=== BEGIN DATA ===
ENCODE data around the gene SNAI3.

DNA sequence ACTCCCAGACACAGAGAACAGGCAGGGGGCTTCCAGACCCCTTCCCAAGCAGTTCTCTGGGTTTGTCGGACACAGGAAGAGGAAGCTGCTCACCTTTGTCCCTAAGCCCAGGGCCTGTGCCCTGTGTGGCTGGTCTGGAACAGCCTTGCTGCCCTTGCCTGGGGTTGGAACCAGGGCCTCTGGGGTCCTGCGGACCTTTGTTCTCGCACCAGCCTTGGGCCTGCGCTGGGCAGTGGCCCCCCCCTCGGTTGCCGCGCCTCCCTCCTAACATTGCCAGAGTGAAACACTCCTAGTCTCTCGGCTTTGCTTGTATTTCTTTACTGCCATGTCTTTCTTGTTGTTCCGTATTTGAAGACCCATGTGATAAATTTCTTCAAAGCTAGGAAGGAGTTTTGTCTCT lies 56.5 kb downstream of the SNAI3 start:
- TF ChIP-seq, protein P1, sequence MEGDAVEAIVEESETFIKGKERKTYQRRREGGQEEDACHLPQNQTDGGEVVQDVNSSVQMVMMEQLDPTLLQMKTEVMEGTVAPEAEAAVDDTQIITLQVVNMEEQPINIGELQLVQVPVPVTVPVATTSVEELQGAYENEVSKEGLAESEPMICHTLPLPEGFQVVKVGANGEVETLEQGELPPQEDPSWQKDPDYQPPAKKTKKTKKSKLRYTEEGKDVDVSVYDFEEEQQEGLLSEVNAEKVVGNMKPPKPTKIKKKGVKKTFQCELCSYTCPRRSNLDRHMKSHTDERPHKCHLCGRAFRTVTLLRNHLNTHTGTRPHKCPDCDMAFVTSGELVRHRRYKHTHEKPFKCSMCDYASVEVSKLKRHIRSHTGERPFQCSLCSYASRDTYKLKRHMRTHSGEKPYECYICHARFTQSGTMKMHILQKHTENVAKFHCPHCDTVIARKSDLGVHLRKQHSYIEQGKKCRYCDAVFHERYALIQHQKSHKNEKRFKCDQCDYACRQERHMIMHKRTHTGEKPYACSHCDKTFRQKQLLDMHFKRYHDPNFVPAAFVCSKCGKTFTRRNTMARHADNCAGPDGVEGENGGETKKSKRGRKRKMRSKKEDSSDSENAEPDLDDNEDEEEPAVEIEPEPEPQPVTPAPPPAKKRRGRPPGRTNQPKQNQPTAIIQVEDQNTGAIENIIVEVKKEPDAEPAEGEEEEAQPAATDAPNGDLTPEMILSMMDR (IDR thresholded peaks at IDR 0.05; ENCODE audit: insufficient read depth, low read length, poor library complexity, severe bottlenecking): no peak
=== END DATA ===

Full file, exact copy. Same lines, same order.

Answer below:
ENCODE data around the gene SNAI3.

DNA sequence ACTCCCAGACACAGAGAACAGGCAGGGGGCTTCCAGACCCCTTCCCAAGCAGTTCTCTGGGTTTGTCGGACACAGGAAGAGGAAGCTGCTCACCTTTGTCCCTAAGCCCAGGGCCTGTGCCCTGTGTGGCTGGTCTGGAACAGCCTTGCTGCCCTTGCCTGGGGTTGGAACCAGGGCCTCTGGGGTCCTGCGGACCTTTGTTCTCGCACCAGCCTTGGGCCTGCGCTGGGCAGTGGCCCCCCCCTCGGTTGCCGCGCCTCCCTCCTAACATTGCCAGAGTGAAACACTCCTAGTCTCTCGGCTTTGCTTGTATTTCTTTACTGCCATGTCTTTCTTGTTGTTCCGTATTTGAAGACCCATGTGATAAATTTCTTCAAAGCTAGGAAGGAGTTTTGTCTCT lies 56.5 kb downstream of the SNAI3 start:
- TF ChIP-seq, protein P1, sequence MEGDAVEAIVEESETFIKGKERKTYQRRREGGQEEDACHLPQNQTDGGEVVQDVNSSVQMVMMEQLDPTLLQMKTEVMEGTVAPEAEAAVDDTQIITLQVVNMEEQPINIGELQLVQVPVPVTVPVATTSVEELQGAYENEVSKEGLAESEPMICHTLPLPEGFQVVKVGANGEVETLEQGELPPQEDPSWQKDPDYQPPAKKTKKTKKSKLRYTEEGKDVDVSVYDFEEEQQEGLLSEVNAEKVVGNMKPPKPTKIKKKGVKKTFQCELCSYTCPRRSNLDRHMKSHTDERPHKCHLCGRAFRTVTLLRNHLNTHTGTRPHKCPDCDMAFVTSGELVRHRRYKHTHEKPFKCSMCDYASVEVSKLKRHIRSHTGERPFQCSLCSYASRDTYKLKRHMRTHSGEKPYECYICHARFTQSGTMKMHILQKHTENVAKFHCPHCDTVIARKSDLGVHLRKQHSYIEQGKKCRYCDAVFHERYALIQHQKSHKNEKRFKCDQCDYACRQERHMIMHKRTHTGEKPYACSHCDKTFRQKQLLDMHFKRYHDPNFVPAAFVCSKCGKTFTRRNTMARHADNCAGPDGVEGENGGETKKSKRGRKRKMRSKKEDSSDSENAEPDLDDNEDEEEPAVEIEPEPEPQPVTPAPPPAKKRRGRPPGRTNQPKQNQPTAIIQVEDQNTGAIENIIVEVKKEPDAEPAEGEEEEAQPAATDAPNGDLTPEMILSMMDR (IDR thresholded peaks at IDR 0.05; ENCODE audit: insufficient read depth, low read length, poor library complexity, severe bottlenecking): no peak